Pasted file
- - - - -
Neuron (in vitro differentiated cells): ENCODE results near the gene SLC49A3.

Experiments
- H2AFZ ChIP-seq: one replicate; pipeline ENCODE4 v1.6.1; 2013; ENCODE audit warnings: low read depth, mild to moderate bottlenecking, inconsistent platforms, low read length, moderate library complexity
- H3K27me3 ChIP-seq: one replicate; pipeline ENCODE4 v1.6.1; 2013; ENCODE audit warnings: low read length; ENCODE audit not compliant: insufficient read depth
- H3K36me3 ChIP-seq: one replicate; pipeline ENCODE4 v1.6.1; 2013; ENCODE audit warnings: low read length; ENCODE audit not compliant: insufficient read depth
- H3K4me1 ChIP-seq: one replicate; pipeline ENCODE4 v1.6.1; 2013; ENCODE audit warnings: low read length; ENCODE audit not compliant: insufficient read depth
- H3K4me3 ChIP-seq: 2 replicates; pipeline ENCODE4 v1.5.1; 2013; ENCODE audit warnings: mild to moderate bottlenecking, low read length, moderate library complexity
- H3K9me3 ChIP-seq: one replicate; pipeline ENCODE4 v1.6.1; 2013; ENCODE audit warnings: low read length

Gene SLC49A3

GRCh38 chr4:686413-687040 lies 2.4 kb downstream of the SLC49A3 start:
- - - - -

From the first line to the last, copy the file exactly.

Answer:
Neuron (in vitro differentiated cells): ENCODE results near the gene SLC49A3.

Experiments
- H2AFZ ChIP-seq: one replicate; pipeline ENCODE4 v1.6.1; 2013; ENCODE audit warnings: low read depth, mild to moderate bottlenecking, inconsistent platforms, low read length, moderate library complexity
- H3K27me3 ChIP-seq: one replicate; pipeline ENCODE4 v1.6.1; 2013; ENCODE audit warnings: low read length; ENCODE audit not compliant: insufficient read depth
- H3K36me3 ChIP-seq: one replicate; pipeline ENCODE4 v1.6.1; 2013; ENCODE audit warnings: low read length; ENCODE audit not compliant: insufficient read depth
- H3K4me1 ChIP-seq: one replicate; pipeline ENCODE4 v1.6.1; 2013; ENCODE audit warnings: low read length; ENCODE audit not compliant: insufficient read depth
- H3K4me3 ChIP-seq: 2 replicates; pipeline ENCODE4 v1.5.1; 2013; ENCODE audit warnings: mild to moderate bottlenecking, low read length, moderate library complexity
- H3K9me3 ChIP-seq: one replicate; pipeline ENCODE4 v1.6.1; 2013; ENCODE audit warnings: low read length

Gene SLC49A3

GRCh38 chr4:686413-687040 lies 2.4 kb downstream of the SLC49A3 start: